So, the writing prompts, if you want to give them a go:

Pat had brought lots of small samples of Fairisle knitting. She’s been working out the patterns for a jumper she wants to knit. So she’d attached these knitted pieces to paper, three or four in each sample. We had to use the samples to write: it could be about the samples themselves, about something the samples brought to mind, about knitting, the colours, the rhythm of knit one purl one. I had four small squares of patterns in various colours and I imagined them being tabards for tiny medieval knights. It’s a bit surreal, but I think I can work on it. I can’t tell you how nice it is to write something that doesn’t involve mothers and daughters.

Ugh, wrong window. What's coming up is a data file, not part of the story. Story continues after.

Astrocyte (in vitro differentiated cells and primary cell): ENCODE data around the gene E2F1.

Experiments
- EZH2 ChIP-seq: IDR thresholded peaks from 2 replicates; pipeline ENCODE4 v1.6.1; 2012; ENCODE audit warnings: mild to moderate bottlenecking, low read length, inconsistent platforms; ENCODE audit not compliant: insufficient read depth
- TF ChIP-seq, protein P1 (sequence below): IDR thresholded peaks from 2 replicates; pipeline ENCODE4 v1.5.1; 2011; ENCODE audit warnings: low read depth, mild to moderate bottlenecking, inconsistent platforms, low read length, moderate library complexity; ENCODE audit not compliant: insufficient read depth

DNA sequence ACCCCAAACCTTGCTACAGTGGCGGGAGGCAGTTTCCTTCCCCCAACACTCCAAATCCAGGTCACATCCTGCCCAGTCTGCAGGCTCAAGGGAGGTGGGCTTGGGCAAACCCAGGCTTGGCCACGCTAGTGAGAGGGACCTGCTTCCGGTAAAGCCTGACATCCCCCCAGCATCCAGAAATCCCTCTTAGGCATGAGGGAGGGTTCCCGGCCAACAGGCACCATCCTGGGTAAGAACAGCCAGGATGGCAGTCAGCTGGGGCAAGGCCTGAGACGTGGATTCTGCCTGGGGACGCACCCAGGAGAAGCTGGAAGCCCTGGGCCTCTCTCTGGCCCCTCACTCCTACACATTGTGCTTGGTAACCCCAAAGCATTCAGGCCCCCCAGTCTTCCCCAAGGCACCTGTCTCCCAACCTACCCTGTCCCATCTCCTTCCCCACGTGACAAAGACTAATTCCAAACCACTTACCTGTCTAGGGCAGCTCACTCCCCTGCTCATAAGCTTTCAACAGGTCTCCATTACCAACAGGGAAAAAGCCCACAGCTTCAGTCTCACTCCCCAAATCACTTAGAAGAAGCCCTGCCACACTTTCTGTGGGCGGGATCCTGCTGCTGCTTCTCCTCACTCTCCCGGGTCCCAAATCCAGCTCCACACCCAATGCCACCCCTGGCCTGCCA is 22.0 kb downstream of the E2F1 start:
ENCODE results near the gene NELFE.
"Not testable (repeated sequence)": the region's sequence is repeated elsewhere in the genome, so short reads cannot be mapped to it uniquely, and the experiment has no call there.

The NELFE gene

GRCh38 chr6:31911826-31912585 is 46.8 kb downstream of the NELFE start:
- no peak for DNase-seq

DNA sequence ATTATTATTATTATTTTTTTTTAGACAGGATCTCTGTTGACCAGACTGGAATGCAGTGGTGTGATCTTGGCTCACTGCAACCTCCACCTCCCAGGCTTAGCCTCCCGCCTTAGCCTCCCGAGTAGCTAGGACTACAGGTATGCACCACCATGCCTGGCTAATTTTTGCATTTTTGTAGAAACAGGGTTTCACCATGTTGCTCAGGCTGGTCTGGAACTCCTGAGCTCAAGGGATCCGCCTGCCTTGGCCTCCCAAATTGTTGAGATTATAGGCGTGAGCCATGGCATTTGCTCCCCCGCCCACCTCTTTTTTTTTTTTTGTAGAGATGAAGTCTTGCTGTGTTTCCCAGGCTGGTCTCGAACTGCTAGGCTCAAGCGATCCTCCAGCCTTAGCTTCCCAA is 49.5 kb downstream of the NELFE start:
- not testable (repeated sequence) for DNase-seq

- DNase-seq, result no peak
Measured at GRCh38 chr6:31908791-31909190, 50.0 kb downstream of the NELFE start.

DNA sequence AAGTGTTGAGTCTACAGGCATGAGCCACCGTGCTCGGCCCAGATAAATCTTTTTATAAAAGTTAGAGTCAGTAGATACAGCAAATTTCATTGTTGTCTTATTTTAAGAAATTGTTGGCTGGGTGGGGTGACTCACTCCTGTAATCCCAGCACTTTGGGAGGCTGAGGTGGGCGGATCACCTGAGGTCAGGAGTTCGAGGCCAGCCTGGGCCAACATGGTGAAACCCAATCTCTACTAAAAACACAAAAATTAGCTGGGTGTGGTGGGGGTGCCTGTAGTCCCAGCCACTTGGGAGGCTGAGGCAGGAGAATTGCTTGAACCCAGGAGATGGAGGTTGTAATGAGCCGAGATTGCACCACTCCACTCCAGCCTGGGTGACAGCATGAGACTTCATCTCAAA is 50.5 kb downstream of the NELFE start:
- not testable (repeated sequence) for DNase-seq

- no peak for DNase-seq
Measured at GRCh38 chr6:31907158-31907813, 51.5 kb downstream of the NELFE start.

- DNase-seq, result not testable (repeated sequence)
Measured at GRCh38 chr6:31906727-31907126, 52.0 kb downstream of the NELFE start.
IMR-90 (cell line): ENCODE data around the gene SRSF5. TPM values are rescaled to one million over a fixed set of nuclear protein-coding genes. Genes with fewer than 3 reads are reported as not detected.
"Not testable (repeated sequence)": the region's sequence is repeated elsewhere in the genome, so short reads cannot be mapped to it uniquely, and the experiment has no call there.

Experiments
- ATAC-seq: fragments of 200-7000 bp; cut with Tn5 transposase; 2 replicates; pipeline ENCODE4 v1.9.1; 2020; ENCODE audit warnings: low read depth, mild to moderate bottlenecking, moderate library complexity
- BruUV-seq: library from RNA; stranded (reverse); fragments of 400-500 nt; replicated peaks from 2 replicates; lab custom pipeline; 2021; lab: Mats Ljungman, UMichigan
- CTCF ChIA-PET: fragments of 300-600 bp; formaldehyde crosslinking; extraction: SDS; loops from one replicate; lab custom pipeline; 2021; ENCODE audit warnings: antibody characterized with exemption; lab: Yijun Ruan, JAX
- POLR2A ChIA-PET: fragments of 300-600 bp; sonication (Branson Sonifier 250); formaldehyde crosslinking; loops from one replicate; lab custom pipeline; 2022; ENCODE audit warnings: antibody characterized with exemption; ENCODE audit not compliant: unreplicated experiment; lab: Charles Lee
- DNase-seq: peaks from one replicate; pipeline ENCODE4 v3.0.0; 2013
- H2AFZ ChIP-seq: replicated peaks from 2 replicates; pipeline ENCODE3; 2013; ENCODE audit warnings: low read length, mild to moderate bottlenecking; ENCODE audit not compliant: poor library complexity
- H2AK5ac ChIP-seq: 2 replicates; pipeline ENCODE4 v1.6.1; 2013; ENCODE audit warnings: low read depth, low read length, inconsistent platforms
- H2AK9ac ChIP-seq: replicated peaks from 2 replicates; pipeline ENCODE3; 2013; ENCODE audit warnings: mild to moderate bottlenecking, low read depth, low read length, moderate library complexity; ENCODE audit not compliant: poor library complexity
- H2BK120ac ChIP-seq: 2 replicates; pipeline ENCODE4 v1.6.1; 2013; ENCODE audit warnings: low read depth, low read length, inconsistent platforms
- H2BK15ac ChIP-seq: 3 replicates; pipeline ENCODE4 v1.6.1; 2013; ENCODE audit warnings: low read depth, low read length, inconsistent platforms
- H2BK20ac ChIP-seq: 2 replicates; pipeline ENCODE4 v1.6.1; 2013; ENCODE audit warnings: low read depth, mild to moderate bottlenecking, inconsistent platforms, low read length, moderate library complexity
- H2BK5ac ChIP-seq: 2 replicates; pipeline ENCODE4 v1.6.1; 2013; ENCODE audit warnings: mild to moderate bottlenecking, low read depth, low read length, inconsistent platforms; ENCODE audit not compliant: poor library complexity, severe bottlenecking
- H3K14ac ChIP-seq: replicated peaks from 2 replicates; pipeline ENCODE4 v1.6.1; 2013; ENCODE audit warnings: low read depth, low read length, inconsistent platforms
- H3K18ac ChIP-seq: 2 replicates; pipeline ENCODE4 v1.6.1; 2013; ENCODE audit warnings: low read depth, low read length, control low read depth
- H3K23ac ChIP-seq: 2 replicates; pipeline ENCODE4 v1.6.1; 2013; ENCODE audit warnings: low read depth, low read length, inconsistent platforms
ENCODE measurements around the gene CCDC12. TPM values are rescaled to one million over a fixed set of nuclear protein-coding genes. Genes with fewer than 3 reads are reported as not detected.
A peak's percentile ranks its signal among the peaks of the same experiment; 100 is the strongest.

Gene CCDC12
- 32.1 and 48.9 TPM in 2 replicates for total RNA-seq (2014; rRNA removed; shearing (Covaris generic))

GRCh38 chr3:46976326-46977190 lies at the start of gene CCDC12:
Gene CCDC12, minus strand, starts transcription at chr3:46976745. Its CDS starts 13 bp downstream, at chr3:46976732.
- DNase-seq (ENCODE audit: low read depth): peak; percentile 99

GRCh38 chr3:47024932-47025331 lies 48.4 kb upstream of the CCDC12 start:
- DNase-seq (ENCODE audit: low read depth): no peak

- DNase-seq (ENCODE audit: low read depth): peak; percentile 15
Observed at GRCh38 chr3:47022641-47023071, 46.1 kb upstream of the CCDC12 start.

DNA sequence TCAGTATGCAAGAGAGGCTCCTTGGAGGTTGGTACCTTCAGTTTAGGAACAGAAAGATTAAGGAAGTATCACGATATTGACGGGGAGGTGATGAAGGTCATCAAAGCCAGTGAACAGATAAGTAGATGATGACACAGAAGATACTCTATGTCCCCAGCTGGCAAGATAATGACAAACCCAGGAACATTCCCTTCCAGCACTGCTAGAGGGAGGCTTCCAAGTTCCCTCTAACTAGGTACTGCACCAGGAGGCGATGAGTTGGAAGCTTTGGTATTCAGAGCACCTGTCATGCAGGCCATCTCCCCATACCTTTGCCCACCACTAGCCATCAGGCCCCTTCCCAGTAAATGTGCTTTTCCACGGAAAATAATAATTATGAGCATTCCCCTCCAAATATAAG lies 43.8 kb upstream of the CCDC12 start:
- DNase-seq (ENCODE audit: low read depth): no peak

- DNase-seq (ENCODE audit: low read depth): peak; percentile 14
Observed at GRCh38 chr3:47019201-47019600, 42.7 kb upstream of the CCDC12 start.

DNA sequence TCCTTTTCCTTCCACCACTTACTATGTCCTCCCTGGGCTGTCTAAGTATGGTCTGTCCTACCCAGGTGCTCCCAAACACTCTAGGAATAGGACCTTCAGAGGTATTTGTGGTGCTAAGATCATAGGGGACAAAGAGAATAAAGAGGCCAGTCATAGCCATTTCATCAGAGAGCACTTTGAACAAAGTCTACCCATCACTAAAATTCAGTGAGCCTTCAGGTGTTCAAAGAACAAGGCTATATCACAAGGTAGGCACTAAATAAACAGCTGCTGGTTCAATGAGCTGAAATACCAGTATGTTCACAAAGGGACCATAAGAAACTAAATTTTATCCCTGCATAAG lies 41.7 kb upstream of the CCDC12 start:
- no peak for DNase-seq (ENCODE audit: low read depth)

Fokkina brought an activity that concentrated on the long poem. She’d recently been for a week at the Garsdale Retreat in the Yorkshire Dales where Andrew McMIllan had used a long poem of Louise Gluck’s to inspire writing. This was the activity that Fokkina brought to Stanza: you cut a short section from a long poem, then cut a second section from the poem a bit further along. The sections each only need to be three or four lines long. Then write the gap between the two sections into a poem of your own making. It’s better not to read the entire original poem, I’m guessing, because you are not trying to reconstruct the published poem, but to use the pieces to inspire a longer poem of your own. It was hard, but worthwhile. We all produced work that was worth a read. I’ll definitely try the activity again on my own. How about a long poem of the romantic era, for instance The Ballad of the Ancient Mariner or The Lady of Shalott? Choose a poem you don’t know well, though, because remember you’re not trying to rewrite the original but to use it to inspire work of your own.